Needle Biopsy of the Lung and Pleura
(Transthoracic Needle Aspiration; Percutaneous Needle Aspiration)
A needle biopsy of the lung or pleura is done to remove a sample of lung or pleural tissue or fluid. Pleura is the lining of the lungs and chest wall. Once the tissue is removed, it will be examined in a lab.
Female Torso with Respiratory System and Ribcage, Anterior View
Reasons for Procedure
This procedure is used to diagnose abnormal tissue in or around the lung. Possible reasons for abnormal tissue are:
Complications are rare, but no procedure is completely free of risk. If you are planning to have a needle biopsy, your doctor will review a list of possible complications, which may include:
- Collapsed lung]]>
- Damage to the liver or spleen
Make sure to tell your doctor if you are pregnant.
What to Expect
Prior to Procedure
Your doctor may order:
- A complete physical exam
- X-ray]]>—a test that uses radiation to take a picture of structures inside the body
- ]]>CT scan]]>—a type of x-ray that uses a computer to make pictures of the inside of the body
- Ultrasound—uses sound waves to make pictures of the inside of the body
- Blood tests
Leading up to your procedure, do not start taking any new medicines without consulting your doctor.
You may be given pre-procedure medicines for certain conditions (eg, to suppress a cough).
Talk to your doctor about your medicines. You may be asked to stop taking some medicines up to one week before the procedure, like:
- You may receive a mild sedative about an hour before the procedure. It will help you relax.
- You may also have an injection of a local anesthetic. It will numb the area where the needle will be inserted.
Description of the Procedure
Your skin will be cleaned with an antiseptic solution. You will be in a seated position, leaning forward, with your arms resting on a table for support. You should remain as still as possible. An ultrasound or CT scan will be used to locate the exact spot to be biopsied.
A small cut will be made in your skin. Then, while you hold your breath, the biopsy needle will be inserted through the cut. The needle will be passed between your ribs until it reaches the lung or pleura. Your doctor then withdraws some cells through the biopsy needle. The needle will be withdrawn. Pressure will be put on the site of the incision. When the bleeding stops, a bandage will be applied.
How Long Will It Take?
Between 30-60 minutes
How Much Will It Hurt?
- Before the procedure, when the local anesthetic is injected, you may feel a brief sting.
- During the procedure, when the needle is inserted, you will probably feel some pressure. If you are having a lung biopsy, you will feel a quick, sharp pain when the needle touches your lung.
At the Care Center
- You may rest for several hours after the procedure. A nurse will check on you and monitor your recovery.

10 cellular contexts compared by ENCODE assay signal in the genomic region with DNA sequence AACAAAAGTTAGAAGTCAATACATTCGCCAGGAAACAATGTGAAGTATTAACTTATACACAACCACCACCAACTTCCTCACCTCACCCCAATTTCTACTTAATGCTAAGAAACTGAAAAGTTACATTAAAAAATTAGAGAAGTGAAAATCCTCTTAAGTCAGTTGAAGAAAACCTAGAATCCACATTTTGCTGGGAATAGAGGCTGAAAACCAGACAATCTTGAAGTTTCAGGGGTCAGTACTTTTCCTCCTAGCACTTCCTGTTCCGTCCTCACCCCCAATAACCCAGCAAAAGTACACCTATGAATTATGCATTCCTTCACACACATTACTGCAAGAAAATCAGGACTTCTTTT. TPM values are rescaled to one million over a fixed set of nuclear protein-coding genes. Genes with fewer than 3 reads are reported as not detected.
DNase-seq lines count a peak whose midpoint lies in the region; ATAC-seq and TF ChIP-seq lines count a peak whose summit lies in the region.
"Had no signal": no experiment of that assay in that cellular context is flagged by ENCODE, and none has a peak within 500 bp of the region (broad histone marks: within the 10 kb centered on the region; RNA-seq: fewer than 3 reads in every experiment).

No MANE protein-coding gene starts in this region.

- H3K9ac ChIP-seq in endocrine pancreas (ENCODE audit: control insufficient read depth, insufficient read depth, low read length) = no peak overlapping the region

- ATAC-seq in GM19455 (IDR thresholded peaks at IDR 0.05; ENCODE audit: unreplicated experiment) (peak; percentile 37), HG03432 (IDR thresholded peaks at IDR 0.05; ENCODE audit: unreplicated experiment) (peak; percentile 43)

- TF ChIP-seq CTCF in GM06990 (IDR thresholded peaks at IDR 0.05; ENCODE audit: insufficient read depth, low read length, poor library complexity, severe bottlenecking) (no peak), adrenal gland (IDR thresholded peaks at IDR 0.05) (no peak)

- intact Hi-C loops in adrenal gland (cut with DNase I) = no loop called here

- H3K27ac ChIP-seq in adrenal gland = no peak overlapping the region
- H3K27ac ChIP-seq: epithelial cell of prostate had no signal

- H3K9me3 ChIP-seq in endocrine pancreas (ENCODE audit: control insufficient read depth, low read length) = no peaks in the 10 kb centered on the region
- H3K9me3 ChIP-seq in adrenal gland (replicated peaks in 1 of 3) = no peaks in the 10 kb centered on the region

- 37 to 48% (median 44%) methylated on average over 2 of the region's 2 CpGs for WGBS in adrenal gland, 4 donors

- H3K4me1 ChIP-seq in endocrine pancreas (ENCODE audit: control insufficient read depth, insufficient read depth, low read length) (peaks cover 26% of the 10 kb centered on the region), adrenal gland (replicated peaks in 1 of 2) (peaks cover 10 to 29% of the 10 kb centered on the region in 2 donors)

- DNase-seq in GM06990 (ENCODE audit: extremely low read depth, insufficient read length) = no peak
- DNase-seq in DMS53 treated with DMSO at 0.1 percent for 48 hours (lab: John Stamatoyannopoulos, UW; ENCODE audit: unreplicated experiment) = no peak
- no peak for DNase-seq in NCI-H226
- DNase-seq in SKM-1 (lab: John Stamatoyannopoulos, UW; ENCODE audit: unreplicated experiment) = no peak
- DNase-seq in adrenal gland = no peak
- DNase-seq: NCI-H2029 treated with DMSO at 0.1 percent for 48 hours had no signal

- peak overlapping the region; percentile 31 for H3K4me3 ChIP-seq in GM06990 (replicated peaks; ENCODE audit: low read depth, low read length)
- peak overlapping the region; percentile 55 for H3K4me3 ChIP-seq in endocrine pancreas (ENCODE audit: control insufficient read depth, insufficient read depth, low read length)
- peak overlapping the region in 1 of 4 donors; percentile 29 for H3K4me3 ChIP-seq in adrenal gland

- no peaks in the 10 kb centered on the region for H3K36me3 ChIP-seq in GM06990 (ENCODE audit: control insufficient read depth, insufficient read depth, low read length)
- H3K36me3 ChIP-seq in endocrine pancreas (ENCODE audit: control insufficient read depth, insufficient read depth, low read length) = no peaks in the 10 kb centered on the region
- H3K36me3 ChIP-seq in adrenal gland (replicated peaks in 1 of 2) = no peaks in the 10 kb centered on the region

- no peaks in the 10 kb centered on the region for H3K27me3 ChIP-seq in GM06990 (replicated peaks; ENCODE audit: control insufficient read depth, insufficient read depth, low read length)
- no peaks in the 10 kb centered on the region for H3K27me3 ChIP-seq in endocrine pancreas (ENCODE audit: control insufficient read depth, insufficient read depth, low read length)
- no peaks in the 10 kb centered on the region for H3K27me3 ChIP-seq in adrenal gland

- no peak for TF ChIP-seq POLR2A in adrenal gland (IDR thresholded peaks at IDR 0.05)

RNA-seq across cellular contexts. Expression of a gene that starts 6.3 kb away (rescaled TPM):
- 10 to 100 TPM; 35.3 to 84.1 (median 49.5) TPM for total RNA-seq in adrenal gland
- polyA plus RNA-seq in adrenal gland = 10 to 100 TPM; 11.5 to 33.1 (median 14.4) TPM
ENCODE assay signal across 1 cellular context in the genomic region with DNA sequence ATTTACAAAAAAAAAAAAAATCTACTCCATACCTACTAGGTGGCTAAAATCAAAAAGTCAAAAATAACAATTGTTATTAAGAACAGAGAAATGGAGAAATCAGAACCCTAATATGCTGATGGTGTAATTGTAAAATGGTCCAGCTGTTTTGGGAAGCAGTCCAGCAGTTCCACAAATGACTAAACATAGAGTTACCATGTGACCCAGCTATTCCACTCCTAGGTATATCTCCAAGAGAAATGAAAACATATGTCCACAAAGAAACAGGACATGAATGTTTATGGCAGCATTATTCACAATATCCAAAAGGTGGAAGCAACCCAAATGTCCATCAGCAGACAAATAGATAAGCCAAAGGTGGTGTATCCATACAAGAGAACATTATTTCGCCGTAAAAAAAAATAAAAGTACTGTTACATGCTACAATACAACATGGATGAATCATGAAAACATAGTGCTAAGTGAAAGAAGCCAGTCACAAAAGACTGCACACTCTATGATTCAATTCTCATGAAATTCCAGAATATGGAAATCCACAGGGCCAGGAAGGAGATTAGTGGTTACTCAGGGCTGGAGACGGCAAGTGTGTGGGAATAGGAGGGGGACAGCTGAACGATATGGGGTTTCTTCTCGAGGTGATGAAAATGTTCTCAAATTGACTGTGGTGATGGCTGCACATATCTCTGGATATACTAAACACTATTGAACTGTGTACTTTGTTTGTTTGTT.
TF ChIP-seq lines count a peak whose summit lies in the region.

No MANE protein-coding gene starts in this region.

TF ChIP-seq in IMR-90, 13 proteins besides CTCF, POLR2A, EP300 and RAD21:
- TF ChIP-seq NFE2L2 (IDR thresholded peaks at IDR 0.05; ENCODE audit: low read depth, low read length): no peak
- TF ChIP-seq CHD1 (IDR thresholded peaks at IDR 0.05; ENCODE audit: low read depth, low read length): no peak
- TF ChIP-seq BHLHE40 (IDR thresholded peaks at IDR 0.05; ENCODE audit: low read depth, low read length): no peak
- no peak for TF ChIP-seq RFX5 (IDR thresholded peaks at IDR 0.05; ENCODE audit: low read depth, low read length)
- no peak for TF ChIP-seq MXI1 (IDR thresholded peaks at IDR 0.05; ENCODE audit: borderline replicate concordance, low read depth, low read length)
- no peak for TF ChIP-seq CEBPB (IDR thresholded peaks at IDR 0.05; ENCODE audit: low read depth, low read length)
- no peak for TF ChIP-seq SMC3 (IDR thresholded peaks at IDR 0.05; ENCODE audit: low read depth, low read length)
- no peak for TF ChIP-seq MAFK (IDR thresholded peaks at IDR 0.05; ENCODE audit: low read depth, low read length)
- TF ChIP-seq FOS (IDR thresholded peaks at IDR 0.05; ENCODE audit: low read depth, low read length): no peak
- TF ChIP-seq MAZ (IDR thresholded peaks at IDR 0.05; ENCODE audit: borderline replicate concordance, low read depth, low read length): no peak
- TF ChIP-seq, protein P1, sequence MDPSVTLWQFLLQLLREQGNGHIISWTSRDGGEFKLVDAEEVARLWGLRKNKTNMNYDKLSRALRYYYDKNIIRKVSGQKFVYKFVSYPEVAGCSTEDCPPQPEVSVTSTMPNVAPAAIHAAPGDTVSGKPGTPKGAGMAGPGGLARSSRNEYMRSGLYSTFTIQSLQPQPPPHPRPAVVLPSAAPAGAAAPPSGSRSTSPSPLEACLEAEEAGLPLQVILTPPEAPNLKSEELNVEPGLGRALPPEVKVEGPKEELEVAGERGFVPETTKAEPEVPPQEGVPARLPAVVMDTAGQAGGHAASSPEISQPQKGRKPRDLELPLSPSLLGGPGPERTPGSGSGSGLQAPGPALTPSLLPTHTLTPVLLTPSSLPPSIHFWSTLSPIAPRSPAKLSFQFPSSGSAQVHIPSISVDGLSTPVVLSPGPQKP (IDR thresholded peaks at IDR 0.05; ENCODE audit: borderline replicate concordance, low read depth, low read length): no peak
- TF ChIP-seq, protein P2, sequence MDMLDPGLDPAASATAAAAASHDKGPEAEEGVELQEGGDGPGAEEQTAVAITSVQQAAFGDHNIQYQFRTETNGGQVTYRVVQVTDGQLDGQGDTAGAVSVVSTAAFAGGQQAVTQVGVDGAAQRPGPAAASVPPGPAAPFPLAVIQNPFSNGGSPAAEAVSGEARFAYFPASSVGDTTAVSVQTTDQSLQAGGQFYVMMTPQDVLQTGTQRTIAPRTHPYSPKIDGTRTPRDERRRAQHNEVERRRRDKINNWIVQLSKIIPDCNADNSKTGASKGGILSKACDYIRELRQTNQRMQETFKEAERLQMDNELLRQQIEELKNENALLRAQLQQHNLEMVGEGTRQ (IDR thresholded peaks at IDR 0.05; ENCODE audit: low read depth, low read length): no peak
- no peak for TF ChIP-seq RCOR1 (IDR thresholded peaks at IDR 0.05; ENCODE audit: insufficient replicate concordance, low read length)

- A few hours after the procedure, a chest x-ray or other imaging technique may be done. This is done to make sure a lung has not collapsed and that there is no bleeding.
- If there are no complications after four hours, you may go home.
When you return home, do the following to help ensure a smooth recovery:
- Rest at home for a day or two.
- Avoid strenuous activities for one week.
- You may remove the bandage after a day or two.
- Be sure to follow your doctor's instructions.
Ask your doctor when to expect the results of the biopsy.
Call Your Doctor
After arriving home, contact your doctor if any of the following occurs:
- Signs of infection, including fever and chills
- Redness, swelling, increasing pain, excessive bleeding, or any discharge from the incision site
- Pain that you cannot control with the medicines you have been given
- Cough, shortness of breath, or chest pain
- Coughing up blood
- Pain when taking a deep breath
- You feel your heart rate is fast
In case of an emergency, CALL 911.
American Cancer Society
American Lung Association
Canadian Cancer Society
Canadian Lung Association
Beers MH, Fletcher AJ, Jones TV, et al. The Merck Manual of Medical Information: Second Home Edition. Whitehouse Station, NJ: Merck Research Laboratories; 2003.
Busick NP, Fretz PC, Galvin JR, et al. Transthoracic needle aspiration biopsy. Virtual Hospital website. Available at: http://www.vh.org. Accessed September 6, 2005.
Light R, Lee G (eds). Textbook of Pleural Diseases. London, England: Arnold; 2003.
Mason RJ. Murray & Nadel's Textbook of Respiratory Medicine. 4th ed. Philadelphia, PA: WB Saunders; 2005.
Murray JF, Mason RJ. Murray & Nadel’s Textbook of Respiratory Medicine. 4th ed. Philadelphia, PA: Saunders, 2007.
Ost D, et al. Clinical practice. The solitary pulmonary nodule. N Engl J Med. 2003;348:2535.
Last reviewed November 2009 by ]]>Rosalyn Carson-DeWitt, MD]]>
Please be aware that this information is provided to supplement the care provided by your physician. It is neither intended nor implied to be a substitute for professional medical advice. CALL YOUR HEALTHCARE PROVIDER IMMEDIATELY IF YOU THINK YOU MAY HAVE A MEDICAL EMERGENCY. Always seek the advice of your physician or other qualified health provider prior to starting any new treatment or with any questions you may have regarding a medical condition.
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